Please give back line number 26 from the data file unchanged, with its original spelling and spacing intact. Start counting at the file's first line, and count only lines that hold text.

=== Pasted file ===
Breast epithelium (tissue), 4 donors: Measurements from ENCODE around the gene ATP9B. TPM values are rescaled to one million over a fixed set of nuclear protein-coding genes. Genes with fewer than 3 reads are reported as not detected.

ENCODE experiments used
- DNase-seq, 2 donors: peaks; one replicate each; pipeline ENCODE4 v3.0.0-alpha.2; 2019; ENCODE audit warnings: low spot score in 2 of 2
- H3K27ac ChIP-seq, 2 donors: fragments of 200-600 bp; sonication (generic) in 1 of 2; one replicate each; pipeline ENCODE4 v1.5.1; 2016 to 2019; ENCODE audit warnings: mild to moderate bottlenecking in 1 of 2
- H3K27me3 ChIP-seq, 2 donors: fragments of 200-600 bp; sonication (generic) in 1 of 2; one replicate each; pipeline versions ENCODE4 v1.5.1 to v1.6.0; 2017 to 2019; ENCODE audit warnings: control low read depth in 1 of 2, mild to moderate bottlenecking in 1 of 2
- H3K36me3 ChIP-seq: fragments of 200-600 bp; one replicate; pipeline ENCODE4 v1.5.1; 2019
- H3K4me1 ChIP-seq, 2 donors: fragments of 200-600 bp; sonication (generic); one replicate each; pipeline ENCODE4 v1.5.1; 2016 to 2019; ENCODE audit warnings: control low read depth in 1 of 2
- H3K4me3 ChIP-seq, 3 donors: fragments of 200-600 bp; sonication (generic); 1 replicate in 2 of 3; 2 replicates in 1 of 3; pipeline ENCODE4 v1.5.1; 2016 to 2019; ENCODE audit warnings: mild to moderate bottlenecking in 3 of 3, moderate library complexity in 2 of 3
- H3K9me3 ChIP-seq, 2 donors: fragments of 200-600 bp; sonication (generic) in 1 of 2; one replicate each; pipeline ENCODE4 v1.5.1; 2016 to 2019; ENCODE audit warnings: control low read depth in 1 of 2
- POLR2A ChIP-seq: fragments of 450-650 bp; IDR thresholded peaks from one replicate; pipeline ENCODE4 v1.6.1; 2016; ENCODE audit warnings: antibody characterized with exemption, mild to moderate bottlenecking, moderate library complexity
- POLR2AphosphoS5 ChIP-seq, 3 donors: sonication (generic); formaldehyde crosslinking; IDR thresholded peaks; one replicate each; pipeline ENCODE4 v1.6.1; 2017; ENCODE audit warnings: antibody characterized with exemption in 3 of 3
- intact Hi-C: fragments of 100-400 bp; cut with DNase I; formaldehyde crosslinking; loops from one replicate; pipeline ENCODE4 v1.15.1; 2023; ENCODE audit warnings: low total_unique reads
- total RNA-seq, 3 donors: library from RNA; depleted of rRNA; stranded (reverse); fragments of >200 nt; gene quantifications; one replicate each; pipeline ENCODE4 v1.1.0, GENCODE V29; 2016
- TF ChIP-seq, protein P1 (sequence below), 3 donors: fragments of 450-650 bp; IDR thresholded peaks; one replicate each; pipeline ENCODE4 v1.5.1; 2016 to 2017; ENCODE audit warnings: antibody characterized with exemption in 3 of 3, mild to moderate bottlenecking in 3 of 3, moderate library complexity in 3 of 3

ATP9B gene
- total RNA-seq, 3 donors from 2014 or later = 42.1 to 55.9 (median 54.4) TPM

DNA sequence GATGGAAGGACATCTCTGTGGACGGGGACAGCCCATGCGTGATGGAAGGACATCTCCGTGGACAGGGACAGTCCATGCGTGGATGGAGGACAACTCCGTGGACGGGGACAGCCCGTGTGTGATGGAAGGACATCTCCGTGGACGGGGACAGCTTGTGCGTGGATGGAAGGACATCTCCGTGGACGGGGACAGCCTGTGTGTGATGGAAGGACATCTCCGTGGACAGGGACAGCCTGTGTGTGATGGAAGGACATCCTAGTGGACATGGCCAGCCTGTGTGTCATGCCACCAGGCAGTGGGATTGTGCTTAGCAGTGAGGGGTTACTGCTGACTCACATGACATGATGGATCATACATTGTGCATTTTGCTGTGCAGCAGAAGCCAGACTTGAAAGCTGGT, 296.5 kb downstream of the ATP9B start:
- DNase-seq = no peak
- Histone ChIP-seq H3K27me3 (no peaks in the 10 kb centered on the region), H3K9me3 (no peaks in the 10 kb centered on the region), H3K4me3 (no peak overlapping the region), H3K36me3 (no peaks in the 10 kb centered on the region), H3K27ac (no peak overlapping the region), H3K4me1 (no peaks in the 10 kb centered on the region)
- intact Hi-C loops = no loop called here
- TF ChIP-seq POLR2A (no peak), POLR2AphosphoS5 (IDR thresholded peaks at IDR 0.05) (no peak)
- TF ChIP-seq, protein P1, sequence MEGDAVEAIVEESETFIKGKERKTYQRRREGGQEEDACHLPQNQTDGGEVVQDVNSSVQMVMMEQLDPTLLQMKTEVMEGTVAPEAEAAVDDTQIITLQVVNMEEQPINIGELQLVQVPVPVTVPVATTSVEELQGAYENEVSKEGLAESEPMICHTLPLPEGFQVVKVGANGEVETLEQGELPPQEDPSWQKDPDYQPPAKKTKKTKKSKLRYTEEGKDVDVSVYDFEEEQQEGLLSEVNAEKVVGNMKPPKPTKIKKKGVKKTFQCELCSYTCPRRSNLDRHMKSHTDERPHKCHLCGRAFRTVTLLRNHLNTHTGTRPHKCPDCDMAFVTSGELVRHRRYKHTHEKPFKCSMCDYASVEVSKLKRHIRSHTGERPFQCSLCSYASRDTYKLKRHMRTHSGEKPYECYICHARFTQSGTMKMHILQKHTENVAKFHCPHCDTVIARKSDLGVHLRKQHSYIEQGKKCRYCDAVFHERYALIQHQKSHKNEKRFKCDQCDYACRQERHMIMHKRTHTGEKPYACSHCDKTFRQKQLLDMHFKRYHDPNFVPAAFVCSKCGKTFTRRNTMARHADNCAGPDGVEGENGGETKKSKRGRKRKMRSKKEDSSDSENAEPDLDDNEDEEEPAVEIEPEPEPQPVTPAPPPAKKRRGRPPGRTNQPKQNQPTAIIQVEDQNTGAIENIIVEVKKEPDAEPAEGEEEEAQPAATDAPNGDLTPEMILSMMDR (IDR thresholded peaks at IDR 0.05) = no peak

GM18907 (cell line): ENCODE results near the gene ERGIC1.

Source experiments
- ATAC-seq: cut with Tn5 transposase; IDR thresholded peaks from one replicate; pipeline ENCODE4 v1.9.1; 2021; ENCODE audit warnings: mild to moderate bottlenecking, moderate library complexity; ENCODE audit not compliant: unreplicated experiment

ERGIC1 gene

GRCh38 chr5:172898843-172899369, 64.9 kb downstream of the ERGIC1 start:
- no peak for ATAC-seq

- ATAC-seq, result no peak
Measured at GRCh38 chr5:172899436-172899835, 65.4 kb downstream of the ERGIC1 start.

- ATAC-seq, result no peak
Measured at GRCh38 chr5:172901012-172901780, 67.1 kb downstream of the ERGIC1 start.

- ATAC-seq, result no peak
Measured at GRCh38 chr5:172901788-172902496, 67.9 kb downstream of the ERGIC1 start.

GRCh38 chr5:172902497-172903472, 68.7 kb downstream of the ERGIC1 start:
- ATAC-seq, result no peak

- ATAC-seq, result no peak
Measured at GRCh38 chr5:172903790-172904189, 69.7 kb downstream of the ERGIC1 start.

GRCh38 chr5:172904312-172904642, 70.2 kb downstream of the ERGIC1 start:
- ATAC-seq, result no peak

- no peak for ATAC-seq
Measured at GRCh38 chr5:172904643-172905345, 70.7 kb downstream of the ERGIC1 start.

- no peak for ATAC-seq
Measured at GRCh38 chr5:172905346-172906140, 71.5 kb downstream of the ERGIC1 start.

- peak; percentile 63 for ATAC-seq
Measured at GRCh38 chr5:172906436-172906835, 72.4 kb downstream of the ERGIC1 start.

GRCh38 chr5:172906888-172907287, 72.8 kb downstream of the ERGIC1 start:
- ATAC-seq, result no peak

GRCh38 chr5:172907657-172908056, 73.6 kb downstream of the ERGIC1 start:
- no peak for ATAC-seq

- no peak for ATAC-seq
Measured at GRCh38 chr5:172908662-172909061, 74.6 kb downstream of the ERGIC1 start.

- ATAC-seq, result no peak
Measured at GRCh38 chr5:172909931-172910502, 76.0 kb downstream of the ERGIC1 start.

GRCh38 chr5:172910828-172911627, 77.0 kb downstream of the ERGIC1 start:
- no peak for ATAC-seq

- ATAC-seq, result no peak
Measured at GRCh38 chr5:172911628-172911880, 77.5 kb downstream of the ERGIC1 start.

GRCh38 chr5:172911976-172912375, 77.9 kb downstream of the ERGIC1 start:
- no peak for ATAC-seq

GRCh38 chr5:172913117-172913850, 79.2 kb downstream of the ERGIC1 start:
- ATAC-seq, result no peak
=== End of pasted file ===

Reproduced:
ERGIC1 gene